The Offensive Movements of Derobio
Picture of the first Catholic Mass held in the Philippines
The style of Derobio is 2,000 years old and has evolved over the centuries. When the Spanish brought Christianity to the Visayan Islands in the 1500s, the Escrimadors on Leyte converted with all their hearts. These Derobio Masters grouped the Derobio offensive and defensive movements into 12s, in honor the 12 disciples of Christ. Even the defense movements form the sign of the cross in both one and two weapons combat. Until today, the foundation of Derobio is solidly based on Christianity.
Leyte is a very large Island with two main variations of the Derobio offensive strikes. Escrima students need to learn both variations and become proficient in the defense for both series of strikes.
Left Carlee Kramer, Lance Fujioka, Cristen Kramer. These three students started learning martial arts from their fathers from 4 years of age
Students need to do their basic 1 through 12’s, thousands of times in order to build a solid foundation on their offense, defense and footwork movements. When the instructor sense the student is ready for the next level, the drills are changed to do the offensive numbers from 12 to 1, over and over again for thousands of repetitions.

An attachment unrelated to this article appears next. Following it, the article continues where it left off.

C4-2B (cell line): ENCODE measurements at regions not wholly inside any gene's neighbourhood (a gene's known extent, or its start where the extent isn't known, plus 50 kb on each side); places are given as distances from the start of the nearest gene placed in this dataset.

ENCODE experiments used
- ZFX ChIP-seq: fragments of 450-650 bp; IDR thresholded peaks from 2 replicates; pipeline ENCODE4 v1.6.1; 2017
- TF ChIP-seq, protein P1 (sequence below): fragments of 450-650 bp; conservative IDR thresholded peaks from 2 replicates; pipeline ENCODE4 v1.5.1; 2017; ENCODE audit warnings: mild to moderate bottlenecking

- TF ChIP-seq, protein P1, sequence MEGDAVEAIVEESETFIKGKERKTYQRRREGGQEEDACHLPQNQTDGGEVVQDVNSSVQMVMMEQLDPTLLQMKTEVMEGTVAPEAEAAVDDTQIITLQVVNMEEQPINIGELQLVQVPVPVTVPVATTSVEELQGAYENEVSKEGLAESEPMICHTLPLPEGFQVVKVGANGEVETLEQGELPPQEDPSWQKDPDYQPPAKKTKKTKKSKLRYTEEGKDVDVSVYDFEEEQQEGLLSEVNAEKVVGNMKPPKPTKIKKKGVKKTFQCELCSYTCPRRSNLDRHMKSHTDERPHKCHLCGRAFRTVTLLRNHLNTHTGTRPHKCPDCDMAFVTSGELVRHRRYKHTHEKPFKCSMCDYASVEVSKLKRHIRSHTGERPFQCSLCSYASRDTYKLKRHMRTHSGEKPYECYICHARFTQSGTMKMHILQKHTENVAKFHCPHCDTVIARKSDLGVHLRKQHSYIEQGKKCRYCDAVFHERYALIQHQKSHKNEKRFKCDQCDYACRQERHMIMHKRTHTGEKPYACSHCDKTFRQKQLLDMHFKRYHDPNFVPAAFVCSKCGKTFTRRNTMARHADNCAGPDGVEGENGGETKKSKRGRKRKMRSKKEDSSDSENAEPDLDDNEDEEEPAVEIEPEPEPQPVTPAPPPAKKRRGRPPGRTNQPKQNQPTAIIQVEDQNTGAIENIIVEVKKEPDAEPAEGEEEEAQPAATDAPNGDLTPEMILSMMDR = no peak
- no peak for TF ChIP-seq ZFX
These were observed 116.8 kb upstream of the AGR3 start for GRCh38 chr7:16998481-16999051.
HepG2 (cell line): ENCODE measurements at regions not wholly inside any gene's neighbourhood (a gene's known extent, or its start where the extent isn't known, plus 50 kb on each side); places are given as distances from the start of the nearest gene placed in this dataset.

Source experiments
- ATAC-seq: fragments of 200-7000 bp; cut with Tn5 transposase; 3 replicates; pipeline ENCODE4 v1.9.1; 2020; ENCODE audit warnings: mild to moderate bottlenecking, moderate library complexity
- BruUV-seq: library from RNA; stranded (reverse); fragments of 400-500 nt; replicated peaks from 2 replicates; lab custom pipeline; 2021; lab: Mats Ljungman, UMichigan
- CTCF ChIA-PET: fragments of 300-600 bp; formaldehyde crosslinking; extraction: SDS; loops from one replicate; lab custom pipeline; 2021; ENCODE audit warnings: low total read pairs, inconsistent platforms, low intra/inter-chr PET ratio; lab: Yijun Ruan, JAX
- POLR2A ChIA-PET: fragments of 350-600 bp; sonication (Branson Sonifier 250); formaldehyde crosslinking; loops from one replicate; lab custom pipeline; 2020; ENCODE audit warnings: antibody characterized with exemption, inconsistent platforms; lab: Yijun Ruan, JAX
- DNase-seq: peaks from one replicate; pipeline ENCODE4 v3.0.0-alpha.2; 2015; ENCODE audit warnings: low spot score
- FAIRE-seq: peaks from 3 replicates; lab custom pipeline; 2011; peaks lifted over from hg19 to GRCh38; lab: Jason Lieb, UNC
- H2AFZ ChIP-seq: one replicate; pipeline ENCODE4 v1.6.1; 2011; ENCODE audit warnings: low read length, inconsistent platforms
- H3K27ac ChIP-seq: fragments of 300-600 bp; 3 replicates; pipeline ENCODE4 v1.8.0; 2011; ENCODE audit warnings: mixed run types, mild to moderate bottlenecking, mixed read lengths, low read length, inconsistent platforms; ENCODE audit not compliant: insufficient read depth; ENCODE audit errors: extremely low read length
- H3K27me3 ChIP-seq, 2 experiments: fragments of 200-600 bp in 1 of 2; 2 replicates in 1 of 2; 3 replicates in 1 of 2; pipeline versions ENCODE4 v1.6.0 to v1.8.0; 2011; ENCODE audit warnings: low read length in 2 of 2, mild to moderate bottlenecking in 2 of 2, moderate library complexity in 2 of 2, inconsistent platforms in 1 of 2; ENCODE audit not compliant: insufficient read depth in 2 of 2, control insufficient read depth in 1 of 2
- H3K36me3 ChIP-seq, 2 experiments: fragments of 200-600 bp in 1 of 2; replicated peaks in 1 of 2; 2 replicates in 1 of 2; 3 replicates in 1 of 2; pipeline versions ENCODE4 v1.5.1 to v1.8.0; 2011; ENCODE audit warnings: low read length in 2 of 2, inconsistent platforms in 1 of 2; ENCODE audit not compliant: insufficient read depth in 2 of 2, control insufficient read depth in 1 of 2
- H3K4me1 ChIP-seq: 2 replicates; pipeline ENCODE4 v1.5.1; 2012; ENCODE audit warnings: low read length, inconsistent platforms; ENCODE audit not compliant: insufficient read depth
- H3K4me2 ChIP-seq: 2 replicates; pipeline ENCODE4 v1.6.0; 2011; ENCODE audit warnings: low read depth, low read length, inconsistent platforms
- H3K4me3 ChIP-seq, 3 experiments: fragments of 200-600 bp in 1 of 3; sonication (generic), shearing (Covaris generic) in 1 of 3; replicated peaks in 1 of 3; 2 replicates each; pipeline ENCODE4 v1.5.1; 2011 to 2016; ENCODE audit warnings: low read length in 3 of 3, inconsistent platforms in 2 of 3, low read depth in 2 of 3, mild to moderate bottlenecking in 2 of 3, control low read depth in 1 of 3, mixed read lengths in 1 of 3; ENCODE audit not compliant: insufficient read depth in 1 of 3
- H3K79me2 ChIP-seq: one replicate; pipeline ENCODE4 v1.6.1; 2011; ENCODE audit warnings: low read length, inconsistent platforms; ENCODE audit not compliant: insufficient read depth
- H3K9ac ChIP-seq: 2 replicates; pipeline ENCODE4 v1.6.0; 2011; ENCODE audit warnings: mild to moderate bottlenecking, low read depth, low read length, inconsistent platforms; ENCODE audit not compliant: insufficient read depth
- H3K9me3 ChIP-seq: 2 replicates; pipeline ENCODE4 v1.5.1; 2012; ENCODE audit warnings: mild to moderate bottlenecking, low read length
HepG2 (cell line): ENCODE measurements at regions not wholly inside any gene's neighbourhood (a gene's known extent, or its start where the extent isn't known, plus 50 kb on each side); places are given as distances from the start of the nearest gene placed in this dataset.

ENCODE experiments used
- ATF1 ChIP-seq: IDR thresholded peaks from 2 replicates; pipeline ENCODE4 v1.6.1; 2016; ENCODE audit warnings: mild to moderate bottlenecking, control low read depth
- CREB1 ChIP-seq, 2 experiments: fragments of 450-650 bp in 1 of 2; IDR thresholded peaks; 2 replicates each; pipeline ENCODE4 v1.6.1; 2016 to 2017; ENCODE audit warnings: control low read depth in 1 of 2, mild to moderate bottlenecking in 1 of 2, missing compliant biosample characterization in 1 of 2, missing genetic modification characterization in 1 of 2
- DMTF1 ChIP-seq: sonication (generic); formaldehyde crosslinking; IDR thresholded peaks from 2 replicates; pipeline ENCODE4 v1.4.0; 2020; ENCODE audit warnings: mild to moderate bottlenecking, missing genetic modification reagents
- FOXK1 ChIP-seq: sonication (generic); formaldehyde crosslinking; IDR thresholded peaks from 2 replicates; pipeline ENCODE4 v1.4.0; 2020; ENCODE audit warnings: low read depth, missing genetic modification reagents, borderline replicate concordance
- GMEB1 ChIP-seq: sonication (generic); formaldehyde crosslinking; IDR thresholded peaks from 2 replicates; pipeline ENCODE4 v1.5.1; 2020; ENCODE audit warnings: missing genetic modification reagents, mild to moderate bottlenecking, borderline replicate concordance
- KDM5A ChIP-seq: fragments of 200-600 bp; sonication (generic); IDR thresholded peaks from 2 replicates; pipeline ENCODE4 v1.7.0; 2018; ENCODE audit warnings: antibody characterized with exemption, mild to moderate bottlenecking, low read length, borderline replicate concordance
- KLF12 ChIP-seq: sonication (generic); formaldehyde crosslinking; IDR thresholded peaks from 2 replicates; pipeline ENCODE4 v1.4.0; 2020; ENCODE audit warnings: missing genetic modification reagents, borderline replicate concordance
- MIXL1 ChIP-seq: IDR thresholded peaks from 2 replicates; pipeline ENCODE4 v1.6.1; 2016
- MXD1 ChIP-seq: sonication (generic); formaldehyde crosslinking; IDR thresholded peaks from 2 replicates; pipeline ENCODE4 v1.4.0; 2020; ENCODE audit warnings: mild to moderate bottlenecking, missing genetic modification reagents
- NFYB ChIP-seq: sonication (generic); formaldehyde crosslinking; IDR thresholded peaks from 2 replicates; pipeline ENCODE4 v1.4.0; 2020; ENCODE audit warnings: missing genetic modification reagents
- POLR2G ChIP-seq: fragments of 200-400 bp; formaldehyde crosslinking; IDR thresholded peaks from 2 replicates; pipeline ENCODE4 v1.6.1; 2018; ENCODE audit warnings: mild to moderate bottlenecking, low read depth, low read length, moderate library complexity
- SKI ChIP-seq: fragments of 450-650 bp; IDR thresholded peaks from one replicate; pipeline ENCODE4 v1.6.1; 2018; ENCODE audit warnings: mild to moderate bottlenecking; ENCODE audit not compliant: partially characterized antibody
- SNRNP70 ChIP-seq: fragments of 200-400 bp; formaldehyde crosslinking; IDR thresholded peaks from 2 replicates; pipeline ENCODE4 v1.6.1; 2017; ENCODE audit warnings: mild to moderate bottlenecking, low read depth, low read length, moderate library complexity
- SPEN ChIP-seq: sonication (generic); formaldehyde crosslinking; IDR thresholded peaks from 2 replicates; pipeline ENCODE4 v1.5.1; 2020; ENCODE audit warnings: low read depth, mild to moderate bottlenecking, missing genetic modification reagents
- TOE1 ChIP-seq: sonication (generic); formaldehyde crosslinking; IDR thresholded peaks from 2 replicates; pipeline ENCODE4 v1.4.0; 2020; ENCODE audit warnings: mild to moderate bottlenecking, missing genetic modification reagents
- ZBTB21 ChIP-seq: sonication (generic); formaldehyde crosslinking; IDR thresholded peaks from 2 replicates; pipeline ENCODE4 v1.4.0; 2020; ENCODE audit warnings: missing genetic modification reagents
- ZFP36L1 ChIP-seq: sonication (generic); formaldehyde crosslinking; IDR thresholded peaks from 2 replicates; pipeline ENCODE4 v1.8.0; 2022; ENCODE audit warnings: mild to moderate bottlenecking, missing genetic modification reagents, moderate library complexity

Next the Maestros teach the students broken numbers in which the numbered offensive strikes are mixed up. Finally the numbers all disappear and the student can strike any number they desire. Advance students are then paired up and each gives a strike, defense and another strike; as if a real battle is occurring. Advance training also includes multi opponents against one student; student needs to be able to quickly block the first blow, strike back and move on to the next opponent.
Chief Masters Gary and Leslie Largo shows the students broken numbers sparring of one bolo techniques
This system of training is the same for 1 stick, small knife, stick and dagger, 1 bolo, bolo and dagger, 2 bolos, staff and empty hand against weapons. Although it may seem very complicated to the outsider, Derobio is extremely simply and easy to learn because there is only 12 offensive strikes. From 1880 -1907, General Ablin and his officers were able to train tens of thousands of soldiers using Derobio to fight the foreigners for the independence of the Philippines.
Today, Derobio is taught as a self defense and is open to all races and religions to learn. Students are encouraged to dedicate themselves and to give themselves short and long term goals in learning this unique style.